Tuesday, June 12, 2012

Applying the "Well Rounded" Argument to Fathers

To test whether somebody really believes in their own ideology or are just picking and choosing from different ideologies to suit and excuse their lifestyle choices or outright hypocrisies, you simply have to look at whether or not they apply their presumed ideology and its tenets universally.

For example the environmentalist types who claim nature should be untouched.  Don't pick up that raccoon, if it was meant to die, it will die.  Don't prune the deer population, nature will take its course.  Of course when it comes to humans, we're not part of nature.  And instead of letting us progress and advance as we would unopposed we have to "cut back on our consumption."  "Stop emitting greenhouse gases."  "Save the planet."  Or, on the other side, if famine or plague occurs in some part of the world now we ARE to intervene (which I'm not necessarily against - just pointing out the double standard).  We're not left to evolve like our woodland creature friends naturally.  Oh no, we're different, we're special, we have to artificially stop our progress, evolution and advancement to the point "Idiocracy" is no longer a mockumentary.

Another example is religion and global warming.  IN GENERAL leftists are usually anti-religion.  They mock and ridicule it.  Oh you fool for believing in a big bearded fellow in the sky.  But they'll sure swallow whole all the global warming, environmentalism and "Gaia" BS - failing to note it's nothing more than a religion itself, if not, even worse, just a fad.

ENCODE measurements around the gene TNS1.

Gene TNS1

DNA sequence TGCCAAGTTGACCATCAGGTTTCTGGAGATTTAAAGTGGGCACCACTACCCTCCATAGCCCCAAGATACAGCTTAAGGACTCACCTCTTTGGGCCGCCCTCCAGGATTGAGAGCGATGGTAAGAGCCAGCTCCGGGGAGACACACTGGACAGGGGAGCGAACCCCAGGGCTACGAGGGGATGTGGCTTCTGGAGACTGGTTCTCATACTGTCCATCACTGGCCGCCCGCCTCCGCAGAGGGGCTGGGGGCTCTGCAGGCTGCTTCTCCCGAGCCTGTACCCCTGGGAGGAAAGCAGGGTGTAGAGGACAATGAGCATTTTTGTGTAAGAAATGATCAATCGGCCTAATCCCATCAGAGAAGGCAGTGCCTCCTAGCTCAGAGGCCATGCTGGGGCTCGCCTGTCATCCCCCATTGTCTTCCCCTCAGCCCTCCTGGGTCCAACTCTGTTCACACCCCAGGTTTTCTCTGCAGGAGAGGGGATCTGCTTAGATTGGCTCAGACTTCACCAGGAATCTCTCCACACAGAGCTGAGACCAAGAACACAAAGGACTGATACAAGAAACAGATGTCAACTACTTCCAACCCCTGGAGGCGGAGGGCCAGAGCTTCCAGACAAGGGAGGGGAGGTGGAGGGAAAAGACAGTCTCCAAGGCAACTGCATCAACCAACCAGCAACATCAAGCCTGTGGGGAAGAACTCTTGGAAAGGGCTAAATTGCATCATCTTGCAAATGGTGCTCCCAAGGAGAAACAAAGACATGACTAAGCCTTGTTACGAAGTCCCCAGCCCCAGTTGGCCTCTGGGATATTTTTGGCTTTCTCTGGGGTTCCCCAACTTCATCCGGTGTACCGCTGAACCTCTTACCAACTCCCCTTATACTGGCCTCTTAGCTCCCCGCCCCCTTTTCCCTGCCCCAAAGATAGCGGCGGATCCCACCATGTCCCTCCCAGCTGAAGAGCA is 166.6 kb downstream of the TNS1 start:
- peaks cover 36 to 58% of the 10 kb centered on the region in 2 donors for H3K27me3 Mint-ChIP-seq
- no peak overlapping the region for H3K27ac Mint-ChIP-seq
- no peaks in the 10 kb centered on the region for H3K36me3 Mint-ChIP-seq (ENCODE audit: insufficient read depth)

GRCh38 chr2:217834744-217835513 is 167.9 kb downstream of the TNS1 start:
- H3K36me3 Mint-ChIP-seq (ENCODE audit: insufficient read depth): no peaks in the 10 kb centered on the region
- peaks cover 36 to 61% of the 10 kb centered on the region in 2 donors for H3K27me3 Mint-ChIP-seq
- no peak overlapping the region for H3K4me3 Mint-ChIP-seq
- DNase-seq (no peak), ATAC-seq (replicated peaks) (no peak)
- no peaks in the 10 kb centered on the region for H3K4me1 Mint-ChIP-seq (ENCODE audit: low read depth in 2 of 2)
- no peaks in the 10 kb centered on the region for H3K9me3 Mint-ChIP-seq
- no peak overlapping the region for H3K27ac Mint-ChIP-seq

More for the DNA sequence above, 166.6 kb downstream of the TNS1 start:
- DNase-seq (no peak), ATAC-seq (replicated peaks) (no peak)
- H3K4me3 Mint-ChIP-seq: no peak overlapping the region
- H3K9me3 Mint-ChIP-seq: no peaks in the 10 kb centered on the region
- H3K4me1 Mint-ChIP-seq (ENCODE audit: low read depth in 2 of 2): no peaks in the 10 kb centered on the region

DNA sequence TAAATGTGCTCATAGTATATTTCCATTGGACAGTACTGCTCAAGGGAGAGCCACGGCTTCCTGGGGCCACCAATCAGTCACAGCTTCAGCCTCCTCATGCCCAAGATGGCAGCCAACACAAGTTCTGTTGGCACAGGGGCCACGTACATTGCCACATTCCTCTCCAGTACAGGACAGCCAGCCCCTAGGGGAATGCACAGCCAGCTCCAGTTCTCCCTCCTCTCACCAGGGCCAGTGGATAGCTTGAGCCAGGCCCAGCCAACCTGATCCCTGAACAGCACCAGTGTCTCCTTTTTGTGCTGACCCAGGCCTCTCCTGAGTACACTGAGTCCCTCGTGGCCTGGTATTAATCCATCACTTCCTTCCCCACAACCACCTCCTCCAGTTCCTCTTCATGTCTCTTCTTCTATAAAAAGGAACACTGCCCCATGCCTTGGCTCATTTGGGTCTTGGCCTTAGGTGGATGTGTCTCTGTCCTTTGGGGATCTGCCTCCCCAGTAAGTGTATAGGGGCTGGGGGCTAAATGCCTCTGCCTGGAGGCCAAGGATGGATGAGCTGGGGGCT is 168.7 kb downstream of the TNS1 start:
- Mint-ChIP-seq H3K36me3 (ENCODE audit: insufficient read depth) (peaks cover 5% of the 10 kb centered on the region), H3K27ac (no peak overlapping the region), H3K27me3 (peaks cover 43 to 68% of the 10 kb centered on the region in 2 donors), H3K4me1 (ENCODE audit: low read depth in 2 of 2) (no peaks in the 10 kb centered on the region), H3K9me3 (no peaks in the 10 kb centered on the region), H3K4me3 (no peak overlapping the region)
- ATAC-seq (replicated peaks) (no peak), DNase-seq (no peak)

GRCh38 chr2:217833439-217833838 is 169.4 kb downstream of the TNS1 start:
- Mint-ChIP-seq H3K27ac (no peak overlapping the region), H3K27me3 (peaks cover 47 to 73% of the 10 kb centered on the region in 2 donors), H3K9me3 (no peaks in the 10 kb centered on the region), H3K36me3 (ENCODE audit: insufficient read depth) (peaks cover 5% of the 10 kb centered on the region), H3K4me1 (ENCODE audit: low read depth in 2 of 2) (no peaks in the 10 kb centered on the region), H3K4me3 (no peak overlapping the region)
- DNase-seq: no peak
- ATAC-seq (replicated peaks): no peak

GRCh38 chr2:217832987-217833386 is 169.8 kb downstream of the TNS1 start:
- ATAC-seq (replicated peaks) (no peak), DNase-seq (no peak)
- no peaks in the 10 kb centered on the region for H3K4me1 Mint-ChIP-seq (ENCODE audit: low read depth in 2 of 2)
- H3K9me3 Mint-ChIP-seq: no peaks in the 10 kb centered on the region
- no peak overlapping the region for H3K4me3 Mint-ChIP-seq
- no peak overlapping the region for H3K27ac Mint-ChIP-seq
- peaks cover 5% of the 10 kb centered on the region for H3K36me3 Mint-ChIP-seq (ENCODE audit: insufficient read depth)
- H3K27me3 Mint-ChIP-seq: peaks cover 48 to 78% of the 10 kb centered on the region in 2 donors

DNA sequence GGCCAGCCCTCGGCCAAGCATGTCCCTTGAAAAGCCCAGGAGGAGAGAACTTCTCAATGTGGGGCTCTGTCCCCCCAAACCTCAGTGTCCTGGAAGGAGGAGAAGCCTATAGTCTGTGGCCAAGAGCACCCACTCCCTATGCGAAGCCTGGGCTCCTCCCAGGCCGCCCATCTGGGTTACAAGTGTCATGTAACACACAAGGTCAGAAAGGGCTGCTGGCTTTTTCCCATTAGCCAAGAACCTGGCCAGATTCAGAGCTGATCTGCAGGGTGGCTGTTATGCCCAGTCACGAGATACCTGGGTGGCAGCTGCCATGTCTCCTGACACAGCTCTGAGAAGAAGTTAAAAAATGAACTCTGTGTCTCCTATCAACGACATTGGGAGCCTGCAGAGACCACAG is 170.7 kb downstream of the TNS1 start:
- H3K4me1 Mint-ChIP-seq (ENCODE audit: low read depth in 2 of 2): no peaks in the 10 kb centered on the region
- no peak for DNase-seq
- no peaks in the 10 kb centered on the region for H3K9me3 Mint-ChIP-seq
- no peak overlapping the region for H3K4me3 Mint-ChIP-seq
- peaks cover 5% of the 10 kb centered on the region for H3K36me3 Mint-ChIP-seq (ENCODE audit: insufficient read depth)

And then there's the "social liberal" argument (which I'm for) where we want MAXIMUM social freedoms.  Don't tell us what to do and how to do it...as long as it pertains to abortion, smoking pot, and gay marriage.  But if it comes to letting people own guns, having a heater in a bar, or driving a 12 cylinder, gas-guzzling sports car, by god, those aren't RIGHTS!  Those are tools of fascism and tyranny!!!  You can't have THOSE rights!  Again, the hypocrisy shines through.

However, while doing a little philosophisizing whilst hiking in the mountains I had another epiphany.  An observation of yet another instance of hypocrisy where a group of people advocate one thing, but then completely disregard their advocation when it comes to an issue personal for them. - the DESPERATE need to be "well-rounded."

In general (though not always) people who tend to be for forcing kids to take college classes they don't need under the guise of "it will make you well-rounded" tend to be of the liberal stripe.  Not always, but most of the time.  These same people, however, are also more likely advocate single-parenthood (mother or father, it doesn't matter, but we'll focus on single moms because that's where the majority of the hubbub is focused).  They not only advocate it, but celebrate it and champion it.

But my little economist brain is having a hard time trying to reconcile something.

If you want to force children to take prerequisite college classes so you can milk them for more money...errr.....um..."to make them well rounded" wouldn't you also then be a strong advocate in recommending children be brought up with fathers in order to make them also "well rounded?"